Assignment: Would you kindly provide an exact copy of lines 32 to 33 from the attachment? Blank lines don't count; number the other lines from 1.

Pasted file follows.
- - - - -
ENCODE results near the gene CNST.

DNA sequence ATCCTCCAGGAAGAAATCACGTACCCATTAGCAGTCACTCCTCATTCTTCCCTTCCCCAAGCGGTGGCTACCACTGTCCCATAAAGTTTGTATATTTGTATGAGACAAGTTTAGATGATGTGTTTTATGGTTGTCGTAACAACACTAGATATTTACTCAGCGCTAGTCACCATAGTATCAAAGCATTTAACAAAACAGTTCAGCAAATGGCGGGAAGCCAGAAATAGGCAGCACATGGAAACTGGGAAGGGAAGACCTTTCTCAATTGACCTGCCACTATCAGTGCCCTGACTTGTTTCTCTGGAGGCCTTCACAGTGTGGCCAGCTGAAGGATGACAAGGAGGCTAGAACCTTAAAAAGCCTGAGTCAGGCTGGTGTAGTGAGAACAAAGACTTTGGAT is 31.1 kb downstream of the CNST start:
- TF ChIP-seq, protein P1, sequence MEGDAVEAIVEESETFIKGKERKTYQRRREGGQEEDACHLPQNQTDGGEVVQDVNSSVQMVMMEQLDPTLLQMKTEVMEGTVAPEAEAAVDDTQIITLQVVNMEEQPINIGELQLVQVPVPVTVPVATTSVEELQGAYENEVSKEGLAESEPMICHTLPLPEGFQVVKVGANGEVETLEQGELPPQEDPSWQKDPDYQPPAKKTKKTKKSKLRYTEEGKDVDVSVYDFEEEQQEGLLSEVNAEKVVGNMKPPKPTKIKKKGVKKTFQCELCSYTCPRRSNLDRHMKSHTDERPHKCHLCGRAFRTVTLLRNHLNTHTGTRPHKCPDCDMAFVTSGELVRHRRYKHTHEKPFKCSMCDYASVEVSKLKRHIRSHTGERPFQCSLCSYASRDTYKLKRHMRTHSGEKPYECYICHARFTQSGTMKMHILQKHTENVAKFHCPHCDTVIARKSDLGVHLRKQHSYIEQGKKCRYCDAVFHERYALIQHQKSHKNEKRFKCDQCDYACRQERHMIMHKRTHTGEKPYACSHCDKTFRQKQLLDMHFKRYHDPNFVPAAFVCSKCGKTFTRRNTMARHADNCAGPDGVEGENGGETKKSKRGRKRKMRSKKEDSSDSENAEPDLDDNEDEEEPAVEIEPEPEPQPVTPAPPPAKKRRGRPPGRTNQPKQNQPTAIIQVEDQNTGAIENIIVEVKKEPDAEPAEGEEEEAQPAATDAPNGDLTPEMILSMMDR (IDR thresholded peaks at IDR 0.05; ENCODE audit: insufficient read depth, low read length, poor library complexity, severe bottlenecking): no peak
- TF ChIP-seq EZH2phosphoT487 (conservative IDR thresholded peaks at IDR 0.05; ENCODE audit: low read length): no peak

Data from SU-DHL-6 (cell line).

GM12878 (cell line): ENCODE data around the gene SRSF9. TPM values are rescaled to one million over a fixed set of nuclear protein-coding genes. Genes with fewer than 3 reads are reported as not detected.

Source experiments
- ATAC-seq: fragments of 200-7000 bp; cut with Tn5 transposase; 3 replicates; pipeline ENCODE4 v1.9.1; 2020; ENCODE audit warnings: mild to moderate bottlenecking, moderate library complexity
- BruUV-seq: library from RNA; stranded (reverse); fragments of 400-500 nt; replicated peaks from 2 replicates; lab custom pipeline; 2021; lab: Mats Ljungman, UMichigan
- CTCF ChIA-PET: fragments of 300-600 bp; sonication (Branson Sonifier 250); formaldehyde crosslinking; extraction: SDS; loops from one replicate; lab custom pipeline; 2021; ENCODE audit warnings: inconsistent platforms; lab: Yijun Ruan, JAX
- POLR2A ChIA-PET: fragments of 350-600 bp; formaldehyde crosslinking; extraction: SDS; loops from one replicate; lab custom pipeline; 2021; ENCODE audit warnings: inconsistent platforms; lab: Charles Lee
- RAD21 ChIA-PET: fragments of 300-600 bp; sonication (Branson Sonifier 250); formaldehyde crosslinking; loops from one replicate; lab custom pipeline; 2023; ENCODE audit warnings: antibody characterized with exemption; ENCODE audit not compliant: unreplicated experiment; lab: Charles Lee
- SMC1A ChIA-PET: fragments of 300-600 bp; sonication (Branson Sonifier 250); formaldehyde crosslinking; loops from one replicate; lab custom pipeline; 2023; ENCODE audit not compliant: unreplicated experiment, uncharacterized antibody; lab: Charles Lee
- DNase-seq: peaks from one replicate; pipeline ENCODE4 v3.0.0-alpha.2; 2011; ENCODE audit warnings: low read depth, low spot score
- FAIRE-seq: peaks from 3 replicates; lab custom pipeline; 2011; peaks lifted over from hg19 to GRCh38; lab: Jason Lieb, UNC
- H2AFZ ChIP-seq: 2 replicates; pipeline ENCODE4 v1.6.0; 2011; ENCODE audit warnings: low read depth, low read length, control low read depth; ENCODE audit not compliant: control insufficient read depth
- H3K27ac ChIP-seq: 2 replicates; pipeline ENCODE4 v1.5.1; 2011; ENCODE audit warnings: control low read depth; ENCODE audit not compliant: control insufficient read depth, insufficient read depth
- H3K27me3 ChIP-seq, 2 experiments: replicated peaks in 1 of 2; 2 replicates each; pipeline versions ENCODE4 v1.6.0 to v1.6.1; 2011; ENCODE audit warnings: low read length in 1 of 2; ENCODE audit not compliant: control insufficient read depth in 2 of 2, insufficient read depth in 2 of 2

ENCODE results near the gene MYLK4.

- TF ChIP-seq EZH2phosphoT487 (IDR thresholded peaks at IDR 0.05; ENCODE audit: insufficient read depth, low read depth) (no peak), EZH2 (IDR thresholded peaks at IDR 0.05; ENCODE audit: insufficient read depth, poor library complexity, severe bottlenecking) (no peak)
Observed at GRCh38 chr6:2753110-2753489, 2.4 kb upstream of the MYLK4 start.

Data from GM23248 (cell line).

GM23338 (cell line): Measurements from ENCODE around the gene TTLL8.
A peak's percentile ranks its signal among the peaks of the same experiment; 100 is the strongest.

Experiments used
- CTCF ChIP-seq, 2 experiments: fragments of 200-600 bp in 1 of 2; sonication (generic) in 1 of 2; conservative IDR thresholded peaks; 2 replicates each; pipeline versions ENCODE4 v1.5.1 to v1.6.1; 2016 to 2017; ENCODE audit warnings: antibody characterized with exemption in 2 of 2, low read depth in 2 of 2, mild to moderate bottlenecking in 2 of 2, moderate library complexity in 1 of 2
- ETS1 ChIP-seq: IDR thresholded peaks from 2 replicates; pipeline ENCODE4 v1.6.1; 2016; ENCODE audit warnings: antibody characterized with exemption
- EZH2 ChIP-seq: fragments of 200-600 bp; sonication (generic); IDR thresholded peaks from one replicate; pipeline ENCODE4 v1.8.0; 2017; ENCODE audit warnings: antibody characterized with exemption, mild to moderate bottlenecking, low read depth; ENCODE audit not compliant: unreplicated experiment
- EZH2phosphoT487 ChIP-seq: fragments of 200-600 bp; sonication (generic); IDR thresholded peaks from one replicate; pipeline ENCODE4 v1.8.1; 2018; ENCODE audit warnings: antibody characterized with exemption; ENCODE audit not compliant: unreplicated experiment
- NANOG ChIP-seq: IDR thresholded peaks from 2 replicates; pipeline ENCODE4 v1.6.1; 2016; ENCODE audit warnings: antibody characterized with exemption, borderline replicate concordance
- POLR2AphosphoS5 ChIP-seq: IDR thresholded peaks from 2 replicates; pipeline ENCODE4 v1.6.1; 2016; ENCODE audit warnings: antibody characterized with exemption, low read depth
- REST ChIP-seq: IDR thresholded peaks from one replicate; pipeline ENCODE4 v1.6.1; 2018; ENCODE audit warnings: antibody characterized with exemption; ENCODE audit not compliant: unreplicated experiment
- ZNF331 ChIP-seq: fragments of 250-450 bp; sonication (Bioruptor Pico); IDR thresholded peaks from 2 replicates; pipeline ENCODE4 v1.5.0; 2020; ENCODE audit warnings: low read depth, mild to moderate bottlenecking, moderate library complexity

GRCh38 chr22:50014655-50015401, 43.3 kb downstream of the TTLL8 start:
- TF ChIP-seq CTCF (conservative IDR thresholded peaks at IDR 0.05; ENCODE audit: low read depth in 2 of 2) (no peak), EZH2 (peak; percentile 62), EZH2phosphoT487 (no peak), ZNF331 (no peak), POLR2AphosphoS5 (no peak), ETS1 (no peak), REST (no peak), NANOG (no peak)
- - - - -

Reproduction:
- REST ChIP-seq: IDR thresholded peaks from one replicate; pipeline ENCODE4 v1.6.1; 2018; ENCODE audit warnings: antibody characterized with exemption; ENCODE audit not compliant: unreplicated experiment
- ZNF331 ChIP-seq: fragments of 250-450 bp; sonication (Bioruptor Pico); IDR thresholded peaks from 2 replicates; pipeline ENCODE4 v1.5.0; 2020; ENCODE audit warnings: low read depth, mild to moderate bottlenecking, moderate library complexity